Thursday, December 3, 2009

New Research about Student Research Habits

Project Information Literacy's latest research report just released. Here's what the authors Mike Eisenberg & Alison Head say about it:

"In "Lessons Learned: How College Students Find Information in the Digital Age," we present findings from our student survey, administered last spring to students (n=2,318) enrolled at six U.S. college campuses (42 pages, PDF, 3 MB).
We were struck by what we found. We hope that our findings will help inform educators, such as yourself, about today's college students and how they look for information and conduct research for course-related work and in their everyday lives."

The project web site also includes videos with student commentary on their research process.


What to do about this perennial and pesky problem? Some have wondered if is the solution. At Seattle Central, we don't have plans to subscribe to a service like turnitin, but we can offer ideas and suggestions for dealing with the problem. A handful of our counterparts at other colleges have offered it, but they find it expensive and limited in its effectiveness. We'd rather find creative ways of teaching students to do the right thing and spend our precious resources on access to content, such as databases and books.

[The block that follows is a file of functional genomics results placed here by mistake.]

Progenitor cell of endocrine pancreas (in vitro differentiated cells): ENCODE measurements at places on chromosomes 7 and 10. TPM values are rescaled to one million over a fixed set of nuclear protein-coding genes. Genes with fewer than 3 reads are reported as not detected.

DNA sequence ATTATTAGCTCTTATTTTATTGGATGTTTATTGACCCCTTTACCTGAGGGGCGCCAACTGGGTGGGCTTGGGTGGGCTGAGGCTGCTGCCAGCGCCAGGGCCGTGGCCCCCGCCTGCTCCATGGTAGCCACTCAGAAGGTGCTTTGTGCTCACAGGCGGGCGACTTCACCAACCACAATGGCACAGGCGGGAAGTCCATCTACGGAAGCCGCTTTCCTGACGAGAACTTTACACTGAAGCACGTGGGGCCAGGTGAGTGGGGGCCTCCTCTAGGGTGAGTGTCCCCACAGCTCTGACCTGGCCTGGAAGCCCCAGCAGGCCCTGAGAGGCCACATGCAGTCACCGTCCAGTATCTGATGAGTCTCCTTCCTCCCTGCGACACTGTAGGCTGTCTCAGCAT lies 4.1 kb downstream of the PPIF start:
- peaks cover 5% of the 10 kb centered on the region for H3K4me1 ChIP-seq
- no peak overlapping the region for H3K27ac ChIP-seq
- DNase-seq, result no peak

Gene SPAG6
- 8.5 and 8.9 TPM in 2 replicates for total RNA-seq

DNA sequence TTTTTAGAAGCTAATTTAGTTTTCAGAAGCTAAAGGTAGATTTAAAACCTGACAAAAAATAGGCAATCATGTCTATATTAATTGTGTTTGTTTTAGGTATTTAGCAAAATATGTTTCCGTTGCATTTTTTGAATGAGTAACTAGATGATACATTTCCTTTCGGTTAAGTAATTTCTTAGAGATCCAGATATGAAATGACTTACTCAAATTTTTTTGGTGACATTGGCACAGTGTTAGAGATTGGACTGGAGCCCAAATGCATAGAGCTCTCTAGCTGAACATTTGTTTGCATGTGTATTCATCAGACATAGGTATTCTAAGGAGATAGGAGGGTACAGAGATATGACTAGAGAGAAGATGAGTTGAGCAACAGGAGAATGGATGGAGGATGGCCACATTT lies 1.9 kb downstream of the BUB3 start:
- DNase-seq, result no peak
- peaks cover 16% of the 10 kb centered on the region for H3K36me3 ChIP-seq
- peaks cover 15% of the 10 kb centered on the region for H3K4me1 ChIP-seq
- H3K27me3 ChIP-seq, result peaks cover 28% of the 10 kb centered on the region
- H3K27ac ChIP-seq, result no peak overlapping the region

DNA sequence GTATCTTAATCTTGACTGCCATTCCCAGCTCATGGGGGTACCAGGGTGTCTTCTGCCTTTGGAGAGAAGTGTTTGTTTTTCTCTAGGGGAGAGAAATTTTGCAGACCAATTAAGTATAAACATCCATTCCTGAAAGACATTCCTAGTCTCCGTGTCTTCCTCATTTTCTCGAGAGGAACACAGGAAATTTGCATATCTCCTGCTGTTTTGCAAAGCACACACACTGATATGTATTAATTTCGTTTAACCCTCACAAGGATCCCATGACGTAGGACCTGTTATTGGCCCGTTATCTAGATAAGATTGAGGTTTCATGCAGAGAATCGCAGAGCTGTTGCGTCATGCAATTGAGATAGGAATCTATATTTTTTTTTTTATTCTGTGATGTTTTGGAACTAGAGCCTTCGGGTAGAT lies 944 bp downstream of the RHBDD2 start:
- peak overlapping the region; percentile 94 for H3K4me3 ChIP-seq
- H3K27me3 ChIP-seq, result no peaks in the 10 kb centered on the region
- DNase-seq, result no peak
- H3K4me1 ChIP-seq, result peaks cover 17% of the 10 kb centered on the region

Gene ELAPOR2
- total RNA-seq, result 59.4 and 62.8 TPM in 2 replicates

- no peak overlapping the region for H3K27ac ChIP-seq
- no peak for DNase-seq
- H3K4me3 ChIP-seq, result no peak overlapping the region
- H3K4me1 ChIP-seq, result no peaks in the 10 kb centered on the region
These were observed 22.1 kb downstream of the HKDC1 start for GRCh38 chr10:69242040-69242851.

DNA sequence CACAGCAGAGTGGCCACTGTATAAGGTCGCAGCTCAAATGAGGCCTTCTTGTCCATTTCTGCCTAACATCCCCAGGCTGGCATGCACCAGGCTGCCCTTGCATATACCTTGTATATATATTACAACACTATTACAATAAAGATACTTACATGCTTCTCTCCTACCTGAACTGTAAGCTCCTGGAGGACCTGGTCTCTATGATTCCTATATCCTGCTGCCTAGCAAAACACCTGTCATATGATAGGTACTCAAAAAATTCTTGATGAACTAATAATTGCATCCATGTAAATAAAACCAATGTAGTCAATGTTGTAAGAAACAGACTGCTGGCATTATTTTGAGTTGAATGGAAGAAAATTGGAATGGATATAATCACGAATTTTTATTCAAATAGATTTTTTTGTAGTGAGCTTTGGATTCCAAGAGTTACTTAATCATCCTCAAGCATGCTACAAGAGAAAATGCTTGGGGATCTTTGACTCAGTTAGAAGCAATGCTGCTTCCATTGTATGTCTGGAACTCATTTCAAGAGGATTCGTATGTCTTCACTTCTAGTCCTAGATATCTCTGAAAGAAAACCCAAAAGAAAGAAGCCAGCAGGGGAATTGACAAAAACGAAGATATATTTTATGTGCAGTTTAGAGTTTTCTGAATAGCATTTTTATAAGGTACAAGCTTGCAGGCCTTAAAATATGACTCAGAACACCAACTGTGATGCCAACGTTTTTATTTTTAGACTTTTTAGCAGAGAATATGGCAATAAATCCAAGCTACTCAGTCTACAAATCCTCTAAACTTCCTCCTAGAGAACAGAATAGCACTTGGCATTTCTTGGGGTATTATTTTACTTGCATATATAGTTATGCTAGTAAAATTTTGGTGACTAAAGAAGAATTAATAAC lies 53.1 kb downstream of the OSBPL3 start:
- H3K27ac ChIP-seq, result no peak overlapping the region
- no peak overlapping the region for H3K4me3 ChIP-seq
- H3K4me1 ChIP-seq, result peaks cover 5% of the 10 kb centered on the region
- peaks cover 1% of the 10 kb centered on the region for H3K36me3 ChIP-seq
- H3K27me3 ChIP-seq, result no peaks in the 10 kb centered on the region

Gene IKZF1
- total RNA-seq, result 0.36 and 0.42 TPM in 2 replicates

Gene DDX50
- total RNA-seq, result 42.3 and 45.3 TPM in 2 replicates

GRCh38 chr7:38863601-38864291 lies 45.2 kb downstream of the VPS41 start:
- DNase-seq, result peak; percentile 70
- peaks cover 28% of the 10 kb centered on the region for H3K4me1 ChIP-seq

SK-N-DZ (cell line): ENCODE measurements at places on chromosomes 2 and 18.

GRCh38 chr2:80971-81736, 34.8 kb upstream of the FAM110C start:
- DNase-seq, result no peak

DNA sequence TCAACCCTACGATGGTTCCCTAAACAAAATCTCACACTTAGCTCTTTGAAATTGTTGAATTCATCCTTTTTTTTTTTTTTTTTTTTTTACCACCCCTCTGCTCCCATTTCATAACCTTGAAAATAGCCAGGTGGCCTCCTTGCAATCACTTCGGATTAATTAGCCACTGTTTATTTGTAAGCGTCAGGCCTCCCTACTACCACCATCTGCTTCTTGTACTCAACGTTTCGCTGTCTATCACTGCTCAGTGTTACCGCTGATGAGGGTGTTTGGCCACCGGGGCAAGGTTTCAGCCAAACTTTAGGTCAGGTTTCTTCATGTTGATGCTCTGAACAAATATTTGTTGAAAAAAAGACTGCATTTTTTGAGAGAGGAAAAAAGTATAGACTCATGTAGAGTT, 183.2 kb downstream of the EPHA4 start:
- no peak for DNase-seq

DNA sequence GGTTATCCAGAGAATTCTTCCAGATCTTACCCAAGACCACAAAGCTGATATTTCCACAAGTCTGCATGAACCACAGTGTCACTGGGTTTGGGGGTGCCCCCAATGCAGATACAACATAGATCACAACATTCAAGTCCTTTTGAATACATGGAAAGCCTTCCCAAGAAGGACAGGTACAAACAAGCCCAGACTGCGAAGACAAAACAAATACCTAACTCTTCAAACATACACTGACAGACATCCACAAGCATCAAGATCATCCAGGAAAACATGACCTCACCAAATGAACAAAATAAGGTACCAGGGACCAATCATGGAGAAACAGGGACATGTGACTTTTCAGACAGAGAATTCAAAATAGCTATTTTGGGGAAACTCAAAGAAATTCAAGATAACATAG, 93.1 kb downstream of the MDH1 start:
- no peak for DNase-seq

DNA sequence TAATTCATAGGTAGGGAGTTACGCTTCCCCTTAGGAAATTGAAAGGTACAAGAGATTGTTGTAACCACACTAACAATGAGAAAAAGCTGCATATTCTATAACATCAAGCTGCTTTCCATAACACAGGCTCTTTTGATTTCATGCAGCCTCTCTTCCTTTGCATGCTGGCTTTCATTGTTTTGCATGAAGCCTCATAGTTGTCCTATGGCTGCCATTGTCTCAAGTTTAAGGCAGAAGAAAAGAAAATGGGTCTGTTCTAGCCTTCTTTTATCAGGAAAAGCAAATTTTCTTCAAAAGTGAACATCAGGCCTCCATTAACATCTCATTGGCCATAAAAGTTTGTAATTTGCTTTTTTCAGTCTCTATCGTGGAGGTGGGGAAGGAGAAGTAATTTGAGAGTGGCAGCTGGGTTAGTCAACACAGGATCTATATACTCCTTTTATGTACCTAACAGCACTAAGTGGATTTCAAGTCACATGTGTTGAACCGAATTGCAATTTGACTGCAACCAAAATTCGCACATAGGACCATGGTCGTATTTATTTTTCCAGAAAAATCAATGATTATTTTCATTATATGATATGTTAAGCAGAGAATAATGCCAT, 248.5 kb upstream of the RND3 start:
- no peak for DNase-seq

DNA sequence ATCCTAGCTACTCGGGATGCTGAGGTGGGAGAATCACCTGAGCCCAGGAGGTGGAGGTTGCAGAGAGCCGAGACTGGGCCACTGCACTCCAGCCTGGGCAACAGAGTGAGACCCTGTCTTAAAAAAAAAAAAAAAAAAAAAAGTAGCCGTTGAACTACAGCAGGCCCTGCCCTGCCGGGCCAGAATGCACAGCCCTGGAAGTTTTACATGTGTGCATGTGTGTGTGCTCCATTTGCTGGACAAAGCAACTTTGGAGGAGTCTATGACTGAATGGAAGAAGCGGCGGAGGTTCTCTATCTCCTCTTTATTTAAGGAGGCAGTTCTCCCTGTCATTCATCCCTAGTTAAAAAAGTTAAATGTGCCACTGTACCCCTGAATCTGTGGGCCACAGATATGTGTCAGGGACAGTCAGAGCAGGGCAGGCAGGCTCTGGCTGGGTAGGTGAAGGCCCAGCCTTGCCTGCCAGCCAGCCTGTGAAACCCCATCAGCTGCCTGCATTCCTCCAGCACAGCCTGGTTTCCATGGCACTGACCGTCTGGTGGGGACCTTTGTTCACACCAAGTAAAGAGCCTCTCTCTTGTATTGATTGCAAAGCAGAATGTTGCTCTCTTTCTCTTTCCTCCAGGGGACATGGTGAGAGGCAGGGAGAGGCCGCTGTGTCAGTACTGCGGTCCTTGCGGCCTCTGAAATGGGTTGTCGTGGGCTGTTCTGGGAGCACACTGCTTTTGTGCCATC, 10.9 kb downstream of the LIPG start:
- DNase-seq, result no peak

Assignments can be designed to minimize plagiarism, and it may be helpful to assign a short reading or tutorial that addresses the issue, or even schedule a workshop with a librarian on on plagiarism. There are a plethora a of good resources you could direct students to review. Some instructors even require students to complete a tutorial like the ones listed below:

IRIS, an information literacy tutorial which includes a section on plagiarism (includes an in depth quiz)
Rutgers Plagiarism Tutorial
Entertaining but to the point (with a short fun quiz at the end)
You Quote It, You Note It Interactive tutorial with lots of examples